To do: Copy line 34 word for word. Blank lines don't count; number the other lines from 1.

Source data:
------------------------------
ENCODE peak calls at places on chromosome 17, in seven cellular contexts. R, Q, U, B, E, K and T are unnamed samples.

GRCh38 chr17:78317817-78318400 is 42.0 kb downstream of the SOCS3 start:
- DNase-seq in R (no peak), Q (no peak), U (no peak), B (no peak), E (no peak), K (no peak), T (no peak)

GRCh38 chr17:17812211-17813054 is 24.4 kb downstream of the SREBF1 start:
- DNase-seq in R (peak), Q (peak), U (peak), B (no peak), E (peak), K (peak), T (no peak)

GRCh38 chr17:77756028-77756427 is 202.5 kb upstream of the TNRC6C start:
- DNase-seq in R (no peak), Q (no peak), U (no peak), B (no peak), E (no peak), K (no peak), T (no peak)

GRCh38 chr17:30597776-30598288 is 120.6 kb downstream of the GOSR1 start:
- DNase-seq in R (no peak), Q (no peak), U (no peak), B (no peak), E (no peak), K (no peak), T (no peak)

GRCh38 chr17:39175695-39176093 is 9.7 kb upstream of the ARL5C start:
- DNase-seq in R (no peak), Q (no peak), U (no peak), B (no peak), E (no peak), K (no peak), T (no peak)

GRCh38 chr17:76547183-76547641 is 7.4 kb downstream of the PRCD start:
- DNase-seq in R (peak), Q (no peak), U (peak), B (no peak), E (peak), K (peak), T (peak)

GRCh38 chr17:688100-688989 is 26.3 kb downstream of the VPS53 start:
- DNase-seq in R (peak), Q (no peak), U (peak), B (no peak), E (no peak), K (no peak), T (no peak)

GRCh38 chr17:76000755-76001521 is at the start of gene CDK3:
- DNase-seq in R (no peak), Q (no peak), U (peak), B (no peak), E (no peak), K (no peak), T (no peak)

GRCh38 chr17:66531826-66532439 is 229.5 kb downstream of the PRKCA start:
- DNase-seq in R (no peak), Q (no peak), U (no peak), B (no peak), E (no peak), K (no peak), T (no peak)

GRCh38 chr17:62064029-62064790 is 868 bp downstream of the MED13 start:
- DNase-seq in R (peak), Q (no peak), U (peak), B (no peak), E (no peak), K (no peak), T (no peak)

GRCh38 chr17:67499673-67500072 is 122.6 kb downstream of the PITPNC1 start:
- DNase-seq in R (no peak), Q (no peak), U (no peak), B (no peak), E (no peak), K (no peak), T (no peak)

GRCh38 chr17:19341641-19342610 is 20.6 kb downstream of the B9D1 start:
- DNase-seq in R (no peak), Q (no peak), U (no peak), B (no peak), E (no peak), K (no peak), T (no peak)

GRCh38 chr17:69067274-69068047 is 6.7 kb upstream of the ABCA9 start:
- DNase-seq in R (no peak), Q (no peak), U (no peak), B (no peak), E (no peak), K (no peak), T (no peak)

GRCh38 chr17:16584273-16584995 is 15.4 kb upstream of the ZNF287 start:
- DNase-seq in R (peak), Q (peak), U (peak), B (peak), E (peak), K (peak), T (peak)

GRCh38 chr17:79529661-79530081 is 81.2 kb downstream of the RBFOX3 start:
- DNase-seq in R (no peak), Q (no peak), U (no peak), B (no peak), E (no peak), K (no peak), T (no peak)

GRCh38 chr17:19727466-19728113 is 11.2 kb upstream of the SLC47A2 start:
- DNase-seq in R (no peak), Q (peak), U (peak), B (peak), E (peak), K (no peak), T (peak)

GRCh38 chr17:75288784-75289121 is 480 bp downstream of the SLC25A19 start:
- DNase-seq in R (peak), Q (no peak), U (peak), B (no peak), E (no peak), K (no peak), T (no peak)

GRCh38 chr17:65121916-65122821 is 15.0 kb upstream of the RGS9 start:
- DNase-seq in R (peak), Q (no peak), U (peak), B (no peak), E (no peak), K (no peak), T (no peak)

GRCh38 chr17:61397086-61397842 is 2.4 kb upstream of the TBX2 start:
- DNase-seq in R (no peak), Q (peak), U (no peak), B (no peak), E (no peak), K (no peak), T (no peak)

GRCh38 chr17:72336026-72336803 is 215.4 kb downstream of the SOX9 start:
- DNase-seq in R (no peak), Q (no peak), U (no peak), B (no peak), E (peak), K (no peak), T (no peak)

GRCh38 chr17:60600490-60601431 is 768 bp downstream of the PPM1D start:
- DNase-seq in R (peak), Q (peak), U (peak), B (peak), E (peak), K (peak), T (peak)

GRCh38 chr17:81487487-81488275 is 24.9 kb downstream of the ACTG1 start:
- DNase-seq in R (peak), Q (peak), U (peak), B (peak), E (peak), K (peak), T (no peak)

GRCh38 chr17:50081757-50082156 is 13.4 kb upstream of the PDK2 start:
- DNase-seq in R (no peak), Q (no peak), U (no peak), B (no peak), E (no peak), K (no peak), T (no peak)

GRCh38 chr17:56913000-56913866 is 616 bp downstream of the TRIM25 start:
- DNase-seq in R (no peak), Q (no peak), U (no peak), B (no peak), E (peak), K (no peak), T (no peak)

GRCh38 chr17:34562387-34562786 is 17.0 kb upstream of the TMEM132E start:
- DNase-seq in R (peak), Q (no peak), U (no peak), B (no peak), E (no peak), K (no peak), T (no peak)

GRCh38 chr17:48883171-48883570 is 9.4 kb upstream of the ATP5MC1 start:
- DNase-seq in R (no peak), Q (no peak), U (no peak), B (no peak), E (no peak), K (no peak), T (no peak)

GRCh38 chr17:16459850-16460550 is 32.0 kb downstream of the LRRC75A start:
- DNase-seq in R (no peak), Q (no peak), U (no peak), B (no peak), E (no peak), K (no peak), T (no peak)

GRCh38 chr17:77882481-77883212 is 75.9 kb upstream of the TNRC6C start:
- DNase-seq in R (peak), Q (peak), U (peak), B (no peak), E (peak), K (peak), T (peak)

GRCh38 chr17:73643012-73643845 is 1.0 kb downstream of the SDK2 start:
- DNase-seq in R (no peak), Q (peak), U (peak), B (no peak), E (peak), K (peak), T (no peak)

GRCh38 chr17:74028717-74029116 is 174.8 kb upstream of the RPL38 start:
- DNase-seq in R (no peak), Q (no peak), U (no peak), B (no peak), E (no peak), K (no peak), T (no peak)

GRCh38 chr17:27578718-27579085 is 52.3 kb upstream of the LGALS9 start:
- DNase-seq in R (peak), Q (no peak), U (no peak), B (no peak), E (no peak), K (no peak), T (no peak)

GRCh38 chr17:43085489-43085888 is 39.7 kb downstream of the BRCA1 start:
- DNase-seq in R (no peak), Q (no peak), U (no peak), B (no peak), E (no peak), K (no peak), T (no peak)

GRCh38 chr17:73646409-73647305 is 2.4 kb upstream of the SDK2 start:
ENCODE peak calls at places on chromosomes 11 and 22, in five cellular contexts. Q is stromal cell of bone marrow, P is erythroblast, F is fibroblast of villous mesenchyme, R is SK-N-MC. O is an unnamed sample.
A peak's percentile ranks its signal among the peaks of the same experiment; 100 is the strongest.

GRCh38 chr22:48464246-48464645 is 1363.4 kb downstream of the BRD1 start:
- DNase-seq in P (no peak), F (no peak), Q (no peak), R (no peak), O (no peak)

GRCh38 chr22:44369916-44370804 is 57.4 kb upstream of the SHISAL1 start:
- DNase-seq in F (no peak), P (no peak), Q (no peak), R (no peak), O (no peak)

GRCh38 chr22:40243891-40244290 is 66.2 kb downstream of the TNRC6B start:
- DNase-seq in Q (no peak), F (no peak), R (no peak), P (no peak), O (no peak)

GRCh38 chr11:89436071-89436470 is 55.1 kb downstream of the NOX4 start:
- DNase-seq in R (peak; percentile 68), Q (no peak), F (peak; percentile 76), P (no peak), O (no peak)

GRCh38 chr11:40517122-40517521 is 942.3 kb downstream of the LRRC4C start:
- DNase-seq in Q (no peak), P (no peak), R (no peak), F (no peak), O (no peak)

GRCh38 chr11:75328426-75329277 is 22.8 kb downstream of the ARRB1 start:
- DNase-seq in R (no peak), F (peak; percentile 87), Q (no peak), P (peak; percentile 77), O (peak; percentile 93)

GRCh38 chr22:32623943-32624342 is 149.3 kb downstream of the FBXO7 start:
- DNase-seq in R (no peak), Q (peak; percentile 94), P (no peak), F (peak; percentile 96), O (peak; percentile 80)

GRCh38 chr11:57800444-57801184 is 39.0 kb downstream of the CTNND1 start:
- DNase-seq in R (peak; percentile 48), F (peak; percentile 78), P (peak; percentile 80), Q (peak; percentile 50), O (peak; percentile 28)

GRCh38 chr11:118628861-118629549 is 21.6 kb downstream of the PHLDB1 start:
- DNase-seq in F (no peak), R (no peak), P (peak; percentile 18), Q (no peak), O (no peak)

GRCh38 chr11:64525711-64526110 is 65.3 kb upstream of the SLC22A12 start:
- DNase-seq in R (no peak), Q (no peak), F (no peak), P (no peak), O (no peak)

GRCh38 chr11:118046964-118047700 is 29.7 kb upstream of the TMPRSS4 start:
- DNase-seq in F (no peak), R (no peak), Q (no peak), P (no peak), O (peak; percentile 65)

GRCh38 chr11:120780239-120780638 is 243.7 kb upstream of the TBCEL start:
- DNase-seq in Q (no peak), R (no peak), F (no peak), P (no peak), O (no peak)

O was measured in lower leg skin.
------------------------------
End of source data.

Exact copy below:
GRCh38 chr17:75288784-75289121 is 480 bp downstream of the SLC25A19 start: